Published on May 20th, 2017 | by Justin G.
MindMaze: Resolve (Inner Wound)
American melodic/progressive/power metal band MindMaze is back with a new studio album, their third to date, titled Resolve. It’s the band’s second album since being signed to the Inner Wound label, and really should be the album that gets MindMaze in front of a wider audience.
I should state my bias up front: I like this band. I think they work hard and have real talent, and I contributed to the Kickstarter campaign for Resolve. They’re also the “house band” for a lot of the shows I see in Baltimore, so I’m not exactly a neutral observer here. Take that into consideration when I say that Resolve is a hell of a good album, and is the best thing this band has done to date.
MindMaze has always done a great job of hitting that happy medium between prog metal technicality (seriously, some of Jeff Teets’s solos are insane, and his tones are gorgeous) and the melody and crunch of power metal, and that’s the case again here. Resolve touches on old Dream Theater, Symphony X, Sonata Arctica and Tad Morose at times. It never goes too far in either direction, though the 11-minute closer “The Path to Perseverance” comes close. The sweet spots are the heavy, melodic, 5-6 minute songs like “Fight the Future,” “Sign of Life” and “One More Moment.” Oddly enough, the instrumental opener “Reverie” is one of the best moments on Resolve.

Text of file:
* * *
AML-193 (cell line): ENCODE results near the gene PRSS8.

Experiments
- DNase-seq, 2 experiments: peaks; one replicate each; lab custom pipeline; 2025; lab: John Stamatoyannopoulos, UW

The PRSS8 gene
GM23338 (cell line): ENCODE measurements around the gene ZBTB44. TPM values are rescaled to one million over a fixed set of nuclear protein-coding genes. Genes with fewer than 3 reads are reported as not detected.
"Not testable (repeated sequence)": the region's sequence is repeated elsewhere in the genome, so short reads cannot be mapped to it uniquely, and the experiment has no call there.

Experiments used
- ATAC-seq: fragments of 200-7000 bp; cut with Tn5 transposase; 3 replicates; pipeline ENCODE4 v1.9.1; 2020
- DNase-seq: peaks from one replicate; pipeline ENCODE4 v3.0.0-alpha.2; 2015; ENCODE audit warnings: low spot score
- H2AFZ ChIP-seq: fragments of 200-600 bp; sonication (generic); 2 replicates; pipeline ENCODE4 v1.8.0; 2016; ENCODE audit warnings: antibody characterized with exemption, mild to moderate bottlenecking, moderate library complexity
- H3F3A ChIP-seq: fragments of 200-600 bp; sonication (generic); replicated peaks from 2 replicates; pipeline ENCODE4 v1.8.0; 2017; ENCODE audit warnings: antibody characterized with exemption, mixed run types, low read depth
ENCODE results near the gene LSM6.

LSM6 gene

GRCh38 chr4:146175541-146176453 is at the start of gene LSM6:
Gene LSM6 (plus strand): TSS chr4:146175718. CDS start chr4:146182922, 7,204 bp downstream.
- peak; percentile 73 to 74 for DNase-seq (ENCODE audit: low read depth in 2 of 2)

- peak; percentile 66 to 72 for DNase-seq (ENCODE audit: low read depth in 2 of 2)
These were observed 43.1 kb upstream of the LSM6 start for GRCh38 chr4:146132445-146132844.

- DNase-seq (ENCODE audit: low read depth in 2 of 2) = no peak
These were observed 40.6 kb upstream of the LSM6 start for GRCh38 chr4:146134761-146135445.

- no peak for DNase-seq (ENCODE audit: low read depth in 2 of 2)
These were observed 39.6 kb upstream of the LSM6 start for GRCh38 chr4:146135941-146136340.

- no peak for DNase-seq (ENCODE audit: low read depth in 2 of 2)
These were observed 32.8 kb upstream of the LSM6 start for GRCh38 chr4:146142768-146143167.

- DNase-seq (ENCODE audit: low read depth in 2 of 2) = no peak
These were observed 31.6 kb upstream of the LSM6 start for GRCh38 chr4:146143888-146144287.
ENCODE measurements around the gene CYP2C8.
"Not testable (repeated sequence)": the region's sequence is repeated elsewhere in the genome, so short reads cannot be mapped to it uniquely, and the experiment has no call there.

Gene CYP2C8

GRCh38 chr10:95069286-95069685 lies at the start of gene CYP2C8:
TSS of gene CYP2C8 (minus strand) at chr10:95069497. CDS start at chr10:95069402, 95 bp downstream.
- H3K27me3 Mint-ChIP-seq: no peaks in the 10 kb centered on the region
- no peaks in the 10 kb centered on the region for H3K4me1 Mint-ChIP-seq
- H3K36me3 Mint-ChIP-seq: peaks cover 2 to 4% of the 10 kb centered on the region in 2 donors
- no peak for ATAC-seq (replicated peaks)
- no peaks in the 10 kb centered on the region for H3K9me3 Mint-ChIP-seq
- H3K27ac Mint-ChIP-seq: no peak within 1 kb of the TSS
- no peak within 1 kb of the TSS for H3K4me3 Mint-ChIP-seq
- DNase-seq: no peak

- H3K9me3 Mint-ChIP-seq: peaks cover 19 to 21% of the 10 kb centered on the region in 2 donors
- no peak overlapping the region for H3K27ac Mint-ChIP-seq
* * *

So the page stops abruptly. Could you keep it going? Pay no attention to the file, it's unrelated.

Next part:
With each new album, MindMaze takes a big step forward, and that’s definitely the case here. Resolve features the band at their very best. The musicianship is stunning and Sarah Teets’s vocals convey a world of power and emotion, but the songwriting in particular – lyrically and conceptually as well as the arrangements – is just a level above their previous albums (which were really good to begin with). I’d put Resolve up against anything else the prog/power genre has to offer this year. It’s definitely an album that fans of Pyramaze, Theocracy, Labyrinth, Helion Prime and early Dream Theater will want to hear.
Summary: American prog/power metal's best kept secret just keeps getting better.